|Written by Hor Hab and Chun Sophal|
|TUESDAY, 27 JANUARY 2009|
Hopes high $18 million infrastructure project will bring cheaper, faster internet to Cambodia
CAMBODIA is expected to complete the latest stage of its telecoms infrastructure development in April - a fibre-optic cable to Laos that will connect to China's Yunnan Province, telecommunications officials said Monday.
Cambodia and Laos signed a memorandum of understanding on January 12 in Champassak province, Laos, to finalise the arrangement.
Cambodia Telecom has implemented the project on the Cambodian side with construction already complete, Minister of Posts and Telecommunications So Khun told the Post Monday.
The US$18 million project - built with a loan from China - would, he added, "improve the quality of internet, telecommunications and televisions system transfer".
It is part of information and communication technology [ICT] in Cambodia, he said, adding that the new infrastructure would offer greater opportunities for connectivity in Cambodia.
The project will also improve the speed of internet connections and reduce the cost of telecommunication services, said Sao Valak, CEO of internet service provider Campura System Corp.
This connection ... can integrate economic and political cooperation.
"With this cable link, Cambodia is no longer isolated from the rest of the world," he added.
Integrating with the region
The new cable has been constructed in two phases, the first a 113-kilometre section from Poipet on the Thai border up to Siem Reap province. This section is then connected to a longer 700-kilometre fibre optic cable that runs north of Siem Reap province across the Lao border at Nong Nonkhien.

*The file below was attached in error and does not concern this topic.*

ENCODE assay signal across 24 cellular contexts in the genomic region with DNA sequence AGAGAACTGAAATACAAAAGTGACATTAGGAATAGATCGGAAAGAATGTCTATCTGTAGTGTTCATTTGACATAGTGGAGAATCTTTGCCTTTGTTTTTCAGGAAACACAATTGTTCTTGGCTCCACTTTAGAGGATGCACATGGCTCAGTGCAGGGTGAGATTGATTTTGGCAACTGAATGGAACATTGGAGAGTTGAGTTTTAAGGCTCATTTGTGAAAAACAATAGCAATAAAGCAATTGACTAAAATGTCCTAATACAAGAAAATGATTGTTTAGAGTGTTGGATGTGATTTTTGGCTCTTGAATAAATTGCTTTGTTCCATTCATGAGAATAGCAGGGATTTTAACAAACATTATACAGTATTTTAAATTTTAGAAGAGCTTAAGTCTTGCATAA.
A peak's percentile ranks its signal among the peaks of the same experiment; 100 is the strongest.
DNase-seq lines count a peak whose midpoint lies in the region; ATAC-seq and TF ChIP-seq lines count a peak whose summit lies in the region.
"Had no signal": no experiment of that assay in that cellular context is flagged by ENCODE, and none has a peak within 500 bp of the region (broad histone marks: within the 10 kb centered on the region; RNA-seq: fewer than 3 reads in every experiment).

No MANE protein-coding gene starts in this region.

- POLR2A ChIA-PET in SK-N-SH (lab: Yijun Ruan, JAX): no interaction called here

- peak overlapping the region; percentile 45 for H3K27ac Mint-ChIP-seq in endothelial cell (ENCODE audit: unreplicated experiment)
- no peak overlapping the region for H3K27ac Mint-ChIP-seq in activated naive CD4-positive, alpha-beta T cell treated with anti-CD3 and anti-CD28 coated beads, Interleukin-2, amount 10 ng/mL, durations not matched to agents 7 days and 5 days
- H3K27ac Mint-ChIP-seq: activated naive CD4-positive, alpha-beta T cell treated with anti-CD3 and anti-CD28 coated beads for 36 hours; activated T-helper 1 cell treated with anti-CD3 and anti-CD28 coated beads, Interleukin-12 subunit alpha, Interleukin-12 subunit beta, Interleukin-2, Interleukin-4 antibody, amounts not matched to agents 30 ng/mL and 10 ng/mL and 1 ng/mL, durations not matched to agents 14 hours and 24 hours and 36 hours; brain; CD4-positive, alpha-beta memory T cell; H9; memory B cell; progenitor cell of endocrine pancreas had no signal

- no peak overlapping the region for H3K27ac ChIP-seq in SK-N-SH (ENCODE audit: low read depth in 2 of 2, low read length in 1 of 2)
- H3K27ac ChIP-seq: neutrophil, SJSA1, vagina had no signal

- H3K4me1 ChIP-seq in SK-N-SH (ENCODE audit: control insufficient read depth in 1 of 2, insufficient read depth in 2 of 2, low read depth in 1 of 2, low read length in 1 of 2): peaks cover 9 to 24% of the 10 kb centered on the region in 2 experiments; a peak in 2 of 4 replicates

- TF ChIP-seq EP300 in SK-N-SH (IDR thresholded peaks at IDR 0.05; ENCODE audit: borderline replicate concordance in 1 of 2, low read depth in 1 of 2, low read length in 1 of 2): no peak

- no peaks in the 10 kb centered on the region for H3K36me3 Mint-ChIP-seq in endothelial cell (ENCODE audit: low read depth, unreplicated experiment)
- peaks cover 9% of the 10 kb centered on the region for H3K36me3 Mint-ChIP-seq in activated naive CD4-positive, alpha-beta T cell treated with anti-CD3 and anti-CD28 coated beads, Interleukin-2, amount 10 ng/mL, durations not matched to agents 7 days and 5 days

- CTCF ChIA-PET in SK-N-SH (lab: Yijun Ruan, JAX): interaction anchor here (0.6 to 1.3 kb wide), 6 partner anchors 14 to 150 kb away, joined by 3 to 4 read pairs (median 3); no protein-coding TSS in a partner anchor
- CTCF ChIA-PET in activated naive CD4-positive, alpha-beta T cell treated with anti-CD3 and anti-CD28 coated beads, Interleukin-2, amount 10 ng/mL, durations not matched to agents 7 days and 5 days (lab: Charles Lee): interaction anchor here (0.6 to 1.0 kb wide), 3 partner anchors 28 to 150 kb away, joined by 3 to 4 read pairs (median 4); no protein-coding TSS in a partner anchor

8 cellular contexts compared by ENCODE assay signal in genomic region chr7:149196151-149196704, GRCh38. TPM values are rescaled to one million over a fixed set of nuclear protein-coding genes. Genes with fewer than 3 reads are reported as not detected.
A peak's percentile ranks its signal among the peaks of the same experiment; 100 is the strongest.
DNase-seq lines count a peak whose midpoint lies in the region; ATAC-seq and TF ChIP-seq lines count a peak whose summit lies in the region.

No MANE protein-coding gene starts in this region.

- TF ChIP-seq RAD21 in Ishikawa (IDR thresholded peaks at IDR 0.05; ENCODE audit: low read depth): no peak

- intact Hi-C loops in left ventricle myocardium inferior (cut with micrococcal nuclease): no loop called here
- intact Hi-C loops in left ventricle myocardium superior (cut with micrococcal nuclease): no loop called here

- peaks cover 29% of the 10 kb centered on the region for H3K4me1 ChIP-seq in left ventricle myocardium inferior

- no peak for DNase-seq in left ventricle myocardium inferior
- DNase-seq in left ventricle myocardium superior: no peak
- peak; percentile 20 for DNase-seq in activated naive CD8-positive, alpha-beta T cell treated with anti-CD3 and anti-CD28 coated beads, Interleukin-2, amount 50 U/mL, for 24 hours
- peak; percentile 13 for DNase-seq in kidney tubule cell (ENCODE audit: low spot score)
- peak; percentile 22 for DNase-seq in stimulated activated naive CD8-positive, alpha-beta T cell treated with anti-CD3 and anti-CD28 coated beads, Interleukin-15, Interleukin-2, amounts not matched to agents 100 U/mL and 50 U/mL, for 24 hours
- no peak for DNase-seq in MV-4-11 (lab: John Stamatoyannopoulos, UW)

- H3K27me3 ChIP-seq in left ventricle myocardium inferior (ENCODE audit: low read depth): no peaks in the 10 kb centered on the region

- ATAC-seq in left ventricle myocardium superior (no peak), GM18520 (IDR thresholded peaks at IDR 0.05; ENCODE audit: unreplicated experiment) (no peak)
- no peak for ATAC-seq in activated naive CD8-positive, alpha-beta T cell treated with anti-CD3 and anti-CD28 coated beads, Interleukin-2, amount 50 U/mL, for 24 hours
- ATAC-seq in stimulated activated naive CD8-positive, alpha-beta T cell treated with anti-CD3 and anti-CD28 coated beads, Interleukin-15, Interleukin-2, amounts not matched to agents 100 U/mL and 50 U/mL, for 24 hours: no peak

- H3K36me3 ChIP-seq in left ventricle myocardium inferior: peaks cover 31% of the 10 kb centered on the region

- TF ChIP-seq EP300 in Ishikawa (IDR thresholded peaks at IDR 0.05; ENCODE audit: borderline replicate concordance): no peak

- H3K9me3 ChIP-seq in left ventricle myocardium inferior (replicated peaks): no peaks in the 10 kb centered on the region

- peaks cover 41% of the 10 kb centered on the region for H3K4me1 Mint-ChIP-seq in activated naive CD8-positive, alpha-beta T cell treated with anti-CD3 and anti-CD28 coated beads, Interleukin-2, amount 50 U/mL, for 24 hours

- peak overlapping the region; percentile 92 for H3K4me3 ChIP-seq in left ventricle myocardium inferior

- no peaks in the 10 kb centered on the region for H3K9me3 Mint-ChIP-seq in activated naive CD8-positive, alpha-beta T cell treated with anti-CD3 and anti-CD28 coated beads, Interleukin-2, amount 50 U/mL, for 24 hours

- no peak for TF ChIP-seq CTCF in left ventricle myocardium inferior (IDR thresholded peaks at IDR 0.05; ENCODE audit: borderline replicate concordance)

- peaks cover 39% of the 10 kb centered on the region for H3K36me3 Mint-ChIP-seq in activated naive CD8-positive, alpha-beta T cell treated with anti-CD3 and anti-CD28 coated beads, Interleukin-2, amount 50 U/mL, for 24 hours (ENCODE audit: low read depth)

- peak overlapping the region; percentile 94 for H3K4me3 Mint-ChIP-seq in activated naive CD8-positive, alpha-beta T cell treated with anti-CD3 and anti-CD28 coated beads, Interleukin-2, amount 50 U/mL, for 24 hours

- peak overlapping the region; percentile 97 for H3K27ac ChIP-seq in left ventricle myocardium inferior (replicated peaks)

In turn, the Laotian connection extends the cable network already in place in China's Yunnan province.
Another fibre-optic cable crosses Cambodia east to west between Thailand and Vietnam - a project implemented with money from Germany - meaning the new cable to China will further develop Cambodia's telecommunications system as part of the greater Mekong subregion.
"This connection is very important because it can integrate economic and political cooperation with the region and the world," said Ken Chanthan, president of the ICT Association of Cambodia.
Still, many challenges remain, he added. Cambodia still suffers from a lack of IT human resources and very low internet connectivity in rural areas.
"We can create job opportunities for our people if we can develop ICT to a certain level, because ICT services are still limited. We always hire overseas consultants," he said.
Sao Volak called on Cambodian people - and particularly students - to take full advantage of improved infrastructure by becoming better trained in information technology.